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Application no. 2997/03
by Yelena Vladimirovna FIRSOVA
against Russia

The European Court of Human Rights (First Section), sitting on 9 November 2006 as a Chamber composed of:

Mr C.L. Rozakis, President,
Mr L. Loucaides,
Mrs F. Tulkens,
Mrs N. Vajić,
Mr A. Kovler,
Mr D. Spielmann,
Mr S.E. Jebens, judges,
and Mr S. Nielsen, Section Registrar,

Having regard to the above application lodged on 30 December 2002,

Having regard to the decision to apply Article 29 § 3 of the Convention and examine the admissibility and merits of the case together.

Having deliberated, decides as follows:


The applicant, Ms Yelena Vladimirovna Firsova, is a Russian national who lives in Novocherkassk in the Rostov Region. The Russian Government (“the Government”) were represented by Mr P. Laptev, the Representative of the Russian Federation at the European Court of Human Rights.

The facts of the case, as submitted by the parties, may be summarised as follows.

On 5 December 1995 criminal proceedings were instituted against the applicant on suspicion of unlawful transfer of title to immovable property. She gave a written undertaking not to leave the town. On 27 February 1997 an investigator charged her with forgery and arbitrary actions and dropped the charge of unlawful transfer of title.

On 24 June 1997 the case was sent for trial. On 19 April 2002 the Novocherkassk Town Court remitted the case back to the Novocherkassk prosecutor’s office for additional investigation.

On several occasions an investigator discontinued and re-opened the criminal proceedings. The final decision, closing the criminal proceedings, was issued on 30 June 2003. That decision stated that there was no indication of a criminal offence in the applicant’s actions. The applicant was informed about her right to rehabilitation. According to the Government, she made use of this avenue.


The applicant complained under Articles 6 and 13 of the Convention and Article 2 of Protocol No. 4 that the investigating authorities and courts had committed a number of procedural violations, that the length of the proceedings had been excessive, that the proceedings had been discontinued by a non-judicial authority, that she had not been able to move freely because she had had given a written undertaking not to leave the town and that she had had no effective remedy against those violations.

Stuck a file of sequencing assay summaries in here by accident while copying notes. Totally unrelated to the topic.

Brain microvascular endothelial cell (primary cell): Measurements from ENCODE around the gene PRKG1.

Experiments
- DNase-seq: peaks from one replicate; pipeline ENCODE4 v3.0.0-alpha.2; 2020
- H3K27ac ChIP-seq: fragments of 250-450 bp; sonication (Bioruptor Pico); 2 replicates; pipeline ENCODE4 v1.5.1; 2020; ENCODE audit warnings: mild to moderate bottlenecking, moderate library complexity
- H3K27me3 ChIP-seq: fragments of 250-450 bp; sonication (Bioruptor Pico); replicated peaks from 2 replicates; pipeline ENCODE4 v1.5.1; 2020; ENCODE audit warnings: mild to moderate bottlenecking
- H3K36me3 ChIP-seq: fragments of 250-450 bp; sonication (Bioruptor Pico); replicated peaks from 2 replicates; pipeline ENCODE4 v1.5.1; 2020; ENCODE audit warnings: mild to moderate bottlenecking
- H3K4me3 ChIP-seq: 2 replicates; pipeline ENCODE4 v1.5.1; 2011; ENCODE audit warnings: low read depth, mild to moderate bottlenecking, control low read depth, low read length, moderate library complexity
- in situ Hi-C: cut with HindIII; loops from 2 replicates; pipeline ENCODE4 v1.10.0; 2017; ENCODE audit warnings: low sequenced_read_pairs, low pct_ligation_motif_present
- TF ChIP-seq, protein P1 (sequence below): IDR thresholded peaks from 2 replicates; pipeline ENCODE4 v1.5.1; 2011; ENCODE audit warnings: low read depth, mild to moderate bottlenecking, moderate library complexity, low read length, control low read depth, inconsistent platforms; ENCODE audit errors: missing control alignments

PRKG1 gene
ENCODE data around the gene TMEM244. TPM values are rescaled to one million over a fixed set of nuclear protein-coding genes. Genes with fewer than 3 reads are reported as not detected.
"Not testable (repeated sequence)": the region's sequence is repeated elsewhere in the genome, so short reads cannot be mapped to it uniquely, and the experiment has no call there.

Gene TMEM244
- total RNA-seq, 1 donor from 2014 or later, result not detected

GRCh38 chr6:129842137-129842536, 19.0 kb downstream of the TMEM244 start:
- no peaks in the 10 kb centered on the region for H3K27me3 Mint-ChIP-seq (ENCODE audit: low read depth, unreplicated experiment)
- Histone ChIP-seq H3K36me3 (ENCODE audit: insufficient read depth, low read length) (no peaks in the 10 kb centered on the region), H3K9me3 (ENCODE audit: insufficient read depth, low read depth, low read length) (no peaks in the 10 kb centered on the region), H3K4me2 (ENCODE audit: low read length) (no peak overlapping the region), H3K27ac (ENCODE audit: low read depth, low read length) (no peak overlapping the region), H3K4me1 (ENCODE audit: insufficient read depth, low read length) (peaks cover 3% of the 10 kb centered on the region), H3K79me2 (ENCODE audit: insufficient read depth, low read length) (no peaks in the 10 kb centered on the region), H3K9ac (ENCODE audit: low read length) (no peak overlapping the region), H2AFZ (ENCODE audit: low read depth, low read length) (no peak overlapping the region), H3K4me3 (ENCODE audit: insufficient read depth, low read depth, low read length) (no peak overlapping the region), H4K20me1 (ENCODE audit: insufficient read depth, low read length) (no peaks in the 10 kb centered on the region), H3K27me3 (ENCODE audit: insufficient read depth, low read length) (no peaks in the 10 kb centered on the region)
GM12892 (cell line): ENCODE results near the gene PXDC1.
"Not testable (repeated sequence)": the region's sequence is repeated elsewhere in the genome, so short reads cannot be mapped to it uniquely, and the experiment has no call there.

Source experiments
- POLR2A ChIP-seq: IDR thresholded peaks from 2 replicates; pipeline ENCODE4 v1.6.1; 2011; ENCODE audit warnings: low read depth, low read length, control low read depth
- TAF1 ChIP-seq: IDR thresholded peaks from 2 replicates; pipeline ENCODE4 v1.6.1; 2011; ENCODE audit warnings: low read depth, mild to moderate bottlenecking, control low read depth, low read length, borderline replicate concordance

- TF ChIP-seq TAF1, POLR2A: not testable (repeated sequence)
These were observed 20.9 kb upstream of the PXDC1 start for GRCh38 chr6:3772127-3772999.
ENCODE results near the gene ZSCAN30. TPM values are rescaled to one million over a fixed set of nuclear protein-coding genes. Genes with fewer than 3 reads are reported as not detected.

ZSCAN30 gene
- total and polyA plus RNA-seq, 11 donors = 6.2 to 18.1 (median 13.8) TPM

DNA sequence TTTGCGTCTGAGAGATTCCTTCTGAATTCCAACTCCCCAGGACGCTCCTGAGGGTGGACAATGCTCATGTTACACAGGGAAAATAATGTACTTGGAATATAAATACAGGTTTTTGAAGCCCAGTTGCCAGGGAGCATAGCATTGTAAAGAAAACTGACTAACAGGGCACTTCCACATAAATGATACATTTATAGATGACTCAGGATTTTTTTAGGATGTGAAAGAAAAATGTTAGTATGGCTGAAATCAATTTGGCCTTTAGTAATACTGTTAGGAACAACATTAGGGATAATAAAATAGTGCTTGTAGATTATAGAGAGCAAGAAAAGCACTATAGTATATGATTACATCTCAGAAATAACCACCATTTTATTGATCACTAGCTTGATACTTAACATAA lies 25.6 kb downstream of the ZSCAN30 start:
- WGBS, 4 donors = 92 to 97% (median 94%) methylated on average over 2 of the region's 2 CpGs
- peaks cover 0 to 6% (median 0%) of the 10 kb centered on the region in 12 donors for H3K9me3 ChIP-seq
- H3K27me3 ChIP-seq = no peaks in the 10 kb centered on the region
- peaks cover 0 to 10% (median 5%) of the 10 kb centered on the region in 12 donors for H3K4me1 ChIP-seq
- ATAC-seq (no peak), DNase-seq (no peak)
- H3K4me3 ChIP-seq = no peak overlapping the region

On 30 December 2002 the applicant lodged an application before the Court. On 26 February 2003 she sent a letter updating the Court on the state of the criminal proceedings against her.

On 11 October 2005 the application was communicated to the respondent Government.

On 20 January 2006 the Government’s observations on the admissibility and merits of the application were received and the applicant was invited to submit written observations in reply by 28 March 2006.

On 17 February 2006 the English version of the Government’s observations was forwarded to the applicant. The time-limit for the submission of the applicant’s observations remained unaffected.

As the applicant’s observations on the admissibility and merits had not been received by 28 March 2006, on 12 June 2006 the applicant was advised by registered mail that the failure to submit observations might result in the application being struck out of the Court’s list of cases.

The applicant did not reply.

The Court recalls Article 37 of the Convention which, in the relevant part, reads as follows:

“1. The Court may at any stage of the proceedings decide to strike an application out of its list of cases where the circumstances lead to the conclusion that

(a) the applicant does not intend to pursue his application;


However, the Court shall continue the examination of the application if respect for human rights as defined in the Convention and the Protocols thereto so requires.”

The Court notes that the applicant was requested to submit written observations on the admissibility and merits of the case. She subsequently received a reminder thereof. The applicant was also informed about the consequence of her failure to submit the observations. No response has been received to date. The Court infers therefrom that the applicant does not intend to pursue her application. Furthermore, the Court considers that respect for human rights as defined in the Convention and its Protocols does not require it to continue the examination of the case.

In these circumstances it considers that Article 29 § 3 of the Convention should no longer apply to the case and it should be struck out of the list in accordance with Article 37 § 1 (a) of the Convention.

For these reasons, the Court unanimously

Decides to discontinue the application of Article 29 § 3 of the Convention and to strike the application out of its list of cases.

Søren Nielsen Christos Rozakis
Registrar President